Thursday November 23rd 2017

“Becky Shaw”

Recommended A Red Orchid Theatre, that small intimate theater on Wells Street is known for taking on plays that are gripping and fearless in the small space located at 1531 N. Wells. The intimacy of the venue truly allows the audience to see and feel exactly what the playwright and director want them to see and feel. Their current production, “Becky Shaw”, a Chicago Premiere, written by Gina Gionfriddo, is just what the doctor ordered. This story is one that searches into the basic human feeling and our emotions when dealing with relationships. Directed by Damon Kiely on a cleverly designed set by Stephen H. Carmody) we are taken on a curious ride with the five characters. We first meet Max ( the always reliable Lance Baker, who can make understated, genius) and Susanna ( Jennifer Engstrom) in a hotel room. Susanna’s father has died and Max is there to meet with Susanna and her mother ( deftly handled by Susan Monts-Bologna) to discuss the estate that he left behind. During this scene we learn that Max was raised by Susana’s parents and thus has been a member of the family for over 20 years. Max is a financial planner and while he is a success in business, his life is one of loneliness, except for his love for Susanna.

Susanna is quite dependent on Max, but finds herself married to Andrew ( smartly played by Dan Granata) a would be author who she met on a ski trip and ran off and married. Andrew is a good man with little ambition. He works at a coffee house and invites one of his co-workers, Becky Shaw ( wildly played by Mierka Girten) to double date with Susanna and Max, hoping to lift her spirits. This “blind date” turns into a nighmare as from the very start, Max makes her feel uncomfortable, but they do go to dinner, leaving Susanna and Andrew home. The nigh turns into a nightmare as they are robbed and with emotions high, end up going back to Max’s hotel room.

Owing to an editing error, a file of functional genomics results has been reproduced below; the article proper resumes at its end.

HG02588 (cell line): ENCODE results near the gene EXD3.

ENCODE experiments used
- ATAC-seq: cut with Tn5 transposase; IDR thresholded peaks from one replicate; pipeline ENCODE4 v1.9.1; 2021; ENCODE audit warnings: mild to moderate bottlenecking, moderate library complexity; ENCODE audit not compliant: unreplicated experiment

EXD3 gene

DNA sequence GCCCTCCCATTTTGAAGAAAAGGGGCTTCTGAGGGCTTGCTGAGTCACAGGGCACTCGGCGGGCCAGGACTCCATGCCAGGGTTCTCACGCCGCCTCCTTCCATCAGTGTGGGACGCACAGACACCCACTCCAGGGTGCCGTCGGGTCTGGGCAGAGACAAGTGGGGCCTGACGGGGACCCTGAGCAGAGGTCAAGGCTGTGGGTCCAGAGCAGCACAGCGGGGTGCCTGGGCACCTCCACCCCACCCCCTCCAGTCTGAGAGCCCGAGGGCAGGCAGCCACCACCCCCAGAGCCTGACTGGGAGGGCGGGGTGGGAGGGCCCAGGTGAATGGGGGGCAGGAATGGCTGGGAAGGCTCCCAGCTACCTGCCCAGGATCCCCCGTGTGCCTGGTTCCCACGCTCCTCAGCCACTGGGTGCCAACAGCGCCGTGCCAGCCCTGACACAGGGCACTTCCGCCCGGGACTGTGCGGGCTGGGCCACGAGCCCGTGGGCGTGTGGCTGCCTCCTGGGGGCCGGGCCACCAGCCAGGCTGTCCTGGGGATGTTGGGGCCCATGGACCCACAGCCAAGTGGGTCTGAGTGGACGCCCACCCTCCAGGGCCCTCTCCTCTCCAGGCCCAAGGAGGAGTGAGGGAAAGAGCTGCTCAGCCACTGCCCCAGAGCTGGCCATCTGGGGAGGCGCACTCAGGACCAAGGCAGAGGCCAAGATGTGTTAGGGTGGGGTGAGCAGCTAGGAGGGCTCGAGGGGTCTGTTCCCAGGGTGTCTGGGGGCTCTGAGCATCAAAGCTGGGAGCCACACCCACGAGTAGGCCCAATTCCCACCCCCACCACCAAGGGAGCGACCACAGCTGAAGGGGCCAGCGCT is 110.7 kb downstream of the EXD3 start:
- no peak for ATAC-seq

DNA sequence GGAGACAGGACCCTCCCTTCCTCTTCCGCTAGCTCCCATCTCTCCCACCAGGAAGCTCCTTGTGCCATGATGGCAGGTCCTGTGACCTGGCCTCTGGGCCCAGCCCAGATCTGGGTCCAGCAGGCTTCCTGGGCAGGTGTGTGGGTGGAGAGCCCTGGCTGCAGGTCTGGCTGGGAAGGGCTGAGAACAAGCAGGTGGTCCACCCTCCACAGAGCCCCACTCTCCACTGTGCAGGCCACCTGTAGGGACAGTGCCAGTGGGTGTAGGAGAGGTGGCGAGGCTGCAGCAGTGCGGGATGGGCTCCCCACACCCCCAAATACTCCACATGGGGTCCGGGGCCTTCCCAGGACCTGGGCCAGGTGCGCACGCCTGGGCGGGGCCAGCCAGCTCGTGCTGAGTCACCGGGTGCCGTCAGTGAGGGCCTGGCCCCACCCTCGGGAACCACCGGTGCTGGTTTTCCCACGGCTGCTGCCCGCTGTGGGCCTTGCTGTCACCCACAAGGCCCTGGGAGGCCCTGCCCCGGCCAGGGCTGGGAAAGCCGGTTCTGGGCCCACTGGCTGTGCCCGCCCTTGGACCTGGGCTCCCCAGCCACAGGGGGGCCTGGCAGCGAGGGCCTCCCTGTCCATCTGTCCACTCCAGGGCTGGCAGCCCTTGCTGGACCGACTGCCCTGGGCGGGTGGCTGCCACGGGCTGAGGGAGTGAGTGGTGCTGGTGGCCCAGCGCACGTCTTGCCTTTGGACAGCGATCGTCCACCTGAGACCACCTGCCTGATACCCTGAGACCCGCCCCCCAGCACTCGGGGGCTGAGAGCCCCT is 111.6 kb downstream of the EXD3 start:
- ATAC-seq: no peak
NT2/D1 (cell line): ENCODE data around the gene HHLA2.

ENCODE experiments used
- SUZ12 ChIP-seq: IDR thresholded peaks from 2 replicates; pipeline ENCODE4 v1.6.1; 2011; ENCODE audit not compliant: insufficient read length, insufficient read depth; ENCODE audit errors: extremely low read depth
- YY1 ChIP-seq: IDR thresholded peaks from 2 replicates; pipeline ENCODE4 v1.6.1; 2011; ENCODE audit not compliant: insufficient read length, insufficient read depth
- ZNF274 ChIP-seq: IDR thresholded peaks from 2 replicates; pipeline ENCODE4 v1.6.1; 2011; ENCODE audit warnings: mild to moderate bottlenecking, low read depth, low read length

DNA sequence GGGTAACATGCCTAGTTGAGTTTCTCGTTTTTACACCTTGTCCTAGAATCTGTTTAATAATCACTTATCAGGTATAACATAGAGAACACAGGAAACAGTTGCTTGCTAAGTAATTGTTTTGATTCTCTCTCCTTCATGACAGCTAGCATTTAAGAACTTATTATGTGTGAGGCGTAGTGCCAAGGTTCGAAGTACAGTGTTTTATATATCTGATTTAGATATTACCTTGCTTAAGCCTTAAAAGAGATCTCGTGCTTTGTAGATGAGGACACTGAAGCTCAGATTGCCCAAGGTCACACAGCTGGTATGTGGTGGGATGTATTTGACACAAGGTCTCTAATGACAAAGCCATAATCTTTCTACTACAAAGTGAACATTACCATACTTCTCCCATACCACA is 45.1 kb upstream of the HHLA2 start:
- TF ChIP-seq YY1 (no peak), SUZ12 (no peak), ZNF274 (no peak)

Becky feels that the date went well, but Max wants no part of her. What is revealed from this one nigh stand and what follows for each of the four characters are changes in their attitudes towards each other and some self exploration as to who they are and what they expect of themselves and others. Lots of secrets are exposed about each of them including Susanna’s mother and her past and present. This is a deep look at personalities, behavioral patterns, love. One of the most memorable lines in this script is that “Love is a byproduct of use”!, meaning that true love doesn’t really happen at first sight, rather over a period of time as the people involved become used to each other and learn to accept each other for who they are.

While Gionfriddo delivers a deep message, there are some very funny situations and the ending is one that will give you cause to not only think about the play, but perhaps your own life and situation. This play has been extended until November 20th with performances as follows:

Thursday,Friday and Saturday at 8 p.m. and Sundays at 3 p.m.

The running time is 2 hours 15 minutes with an intermission, but this production is so smoothly performed that the time goes very quickly.

To order your tickets, which range in price from $25-$30 ( a bargain for theater of this quality) call 312-943-8722 or visit

More from category

“The Pearl Fishers”  reviewed by Jacob Davis
“The Pearl Fishers” reviewed by Jacob Davis

 Imagine what an old Technicolor sword-and-sandal movie would be like as on opera, and you’ve got a good idea of [Read More]

“Hellcab” reviewed by  Jeffrey Leibham
“Hellcab” reviewed by Jeffrey Leibham

The Agency Theater Collective, a company that tends to focus on new or rarely produced plays, is currently presenting [Read More]

“White Christmas”
“White Christmas”

Highly Recommended **** It’s just a few days before “Turkey Day” and the “Holiday Shows” [Read More]

“The Minutes”
“The Minutes”

When I hear  that I will be seeing a Tracy Letts play, I anticipate having an evening where my brain will work harder [Read More]

“The Importance of Being Earnest”
“The Importance of Being Earnest”

Drawing Room comedies are difficult to pull off. Most theater companies avoid them completely as they require actors [Read More]